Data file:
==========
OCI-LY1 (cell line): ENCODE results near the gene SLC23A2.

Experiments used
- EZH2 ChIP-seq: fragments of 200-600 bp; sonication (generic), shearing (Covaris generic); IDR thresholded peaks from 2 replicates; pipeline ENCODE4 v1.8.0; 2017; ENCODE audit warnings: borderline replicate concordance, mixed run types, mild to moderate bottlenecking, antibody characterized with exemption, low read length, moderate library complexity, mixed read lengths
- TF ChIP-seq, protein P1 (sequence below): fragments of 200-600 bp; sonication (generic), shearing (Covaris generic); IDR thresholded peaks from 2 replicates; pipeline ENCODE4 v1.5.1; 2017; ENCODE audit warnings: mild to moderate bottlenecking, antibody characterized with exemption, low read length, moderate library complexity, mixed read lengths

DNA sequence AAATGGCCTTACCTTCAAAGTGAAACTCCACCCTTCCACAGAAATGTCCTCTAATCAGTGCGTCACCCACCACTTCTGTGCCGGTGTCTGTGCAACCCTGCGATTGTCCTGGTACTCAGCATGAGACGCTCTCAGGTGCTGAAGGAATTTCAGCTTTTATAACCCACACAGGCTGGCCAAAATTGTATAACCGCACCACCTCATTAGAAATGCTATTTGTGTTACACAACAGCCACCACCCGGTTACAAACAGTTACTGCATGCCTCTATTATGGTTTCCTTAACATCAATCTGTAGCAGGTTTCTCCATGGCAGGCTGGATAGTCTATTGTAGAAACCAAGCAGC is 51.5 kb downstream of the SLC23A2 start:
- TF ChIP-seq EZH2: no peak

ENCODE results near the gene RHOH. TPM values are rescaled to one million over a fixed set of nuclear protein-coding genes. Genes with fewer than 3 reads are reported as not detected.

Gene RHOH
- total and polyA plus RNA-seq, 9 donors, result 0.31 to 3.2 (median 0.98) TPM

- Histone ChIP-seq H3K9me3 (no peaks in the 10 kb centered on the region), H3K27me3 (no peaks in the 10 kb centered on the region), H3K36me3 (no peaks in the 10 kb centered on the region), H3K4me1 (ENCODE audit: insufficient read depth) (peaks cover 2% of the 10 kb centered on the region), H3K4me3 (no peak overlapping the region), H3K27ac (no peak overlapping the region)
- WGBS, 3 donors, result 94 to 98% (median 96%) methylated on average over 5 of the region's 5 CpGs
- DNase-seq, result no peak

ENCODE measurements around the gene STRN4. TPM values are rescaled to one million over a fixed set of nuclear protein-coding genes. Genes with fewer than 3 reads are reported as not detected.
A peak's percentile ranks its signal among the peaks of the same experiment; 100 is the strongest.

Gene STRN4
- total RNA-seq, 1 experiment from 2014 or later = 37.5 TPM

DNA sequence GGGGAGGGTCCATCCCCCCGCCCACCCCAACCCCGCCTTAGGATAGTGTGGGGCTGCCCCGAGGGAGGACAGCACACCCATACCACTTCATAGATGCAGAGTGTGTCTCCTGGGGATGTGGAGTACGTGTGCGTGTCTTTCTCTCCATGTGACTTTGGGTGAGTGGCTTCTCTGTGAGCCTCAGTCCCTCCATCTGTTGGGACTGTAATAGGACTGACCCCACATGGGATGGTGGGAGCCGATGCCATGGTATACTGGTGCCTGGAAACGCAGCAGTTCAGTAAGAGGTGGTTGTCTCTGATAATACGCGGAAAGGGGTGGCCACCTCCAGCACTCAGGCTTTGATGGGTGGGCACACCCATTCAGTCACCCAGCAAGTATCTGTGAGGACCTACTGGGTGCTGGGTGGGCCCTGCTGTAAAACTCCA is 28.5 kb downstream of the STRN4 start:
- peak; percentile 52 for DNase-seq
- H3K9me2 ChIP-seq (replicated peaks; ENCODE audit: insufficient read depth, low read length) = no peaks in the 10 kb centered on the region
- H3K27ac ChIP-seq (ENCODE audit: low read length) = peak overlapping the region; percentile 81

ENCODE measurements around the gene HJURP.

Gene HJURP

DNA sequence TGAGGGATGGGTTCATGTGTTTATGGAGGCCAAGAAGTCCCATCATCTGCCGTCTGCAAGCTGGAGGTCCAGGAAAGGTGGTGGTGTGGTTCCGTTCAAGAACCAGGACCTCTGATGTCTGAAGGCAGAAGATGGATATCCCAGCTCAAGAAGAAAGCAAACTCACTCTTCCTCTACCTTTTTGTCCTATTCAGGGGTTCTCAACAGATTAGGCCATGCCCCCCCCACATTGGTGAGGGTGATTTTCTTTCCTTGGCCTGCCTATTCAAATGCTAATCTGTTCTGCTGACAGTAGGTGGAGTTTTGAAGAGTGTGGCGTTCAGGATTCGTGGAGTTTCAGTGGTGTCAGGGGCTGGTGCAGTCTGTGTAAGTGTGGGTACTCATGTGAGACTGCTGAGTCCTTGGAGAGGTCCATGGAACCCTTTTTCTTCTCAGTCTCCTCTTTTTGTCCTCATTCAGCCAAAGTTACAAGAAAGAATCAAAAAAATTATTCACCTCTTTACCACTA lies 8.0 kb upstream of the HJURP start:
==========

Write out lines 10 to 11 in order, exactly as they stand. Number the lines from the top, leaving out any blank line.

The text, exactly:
- Histone ChIP-seq H3K9me3 (no peaks in the 10 kb centered on the region), H3K27me3 (no peaks in the 10 kb centered on the region), H3K36me3 (no peaks in the 10 kb centered on the region), H3K4me1 (ENCODE audit: insufficient read depth) (peaks cover 2% of the 10 kb centered on the region), H3K4me3 (no peak overlapping the region), H3K27ac (no peak overlapping the region)
- WGBS, 3 donors, result 94 to 98% (median 96%) methylated on average over 5 of the region's 5 CpGs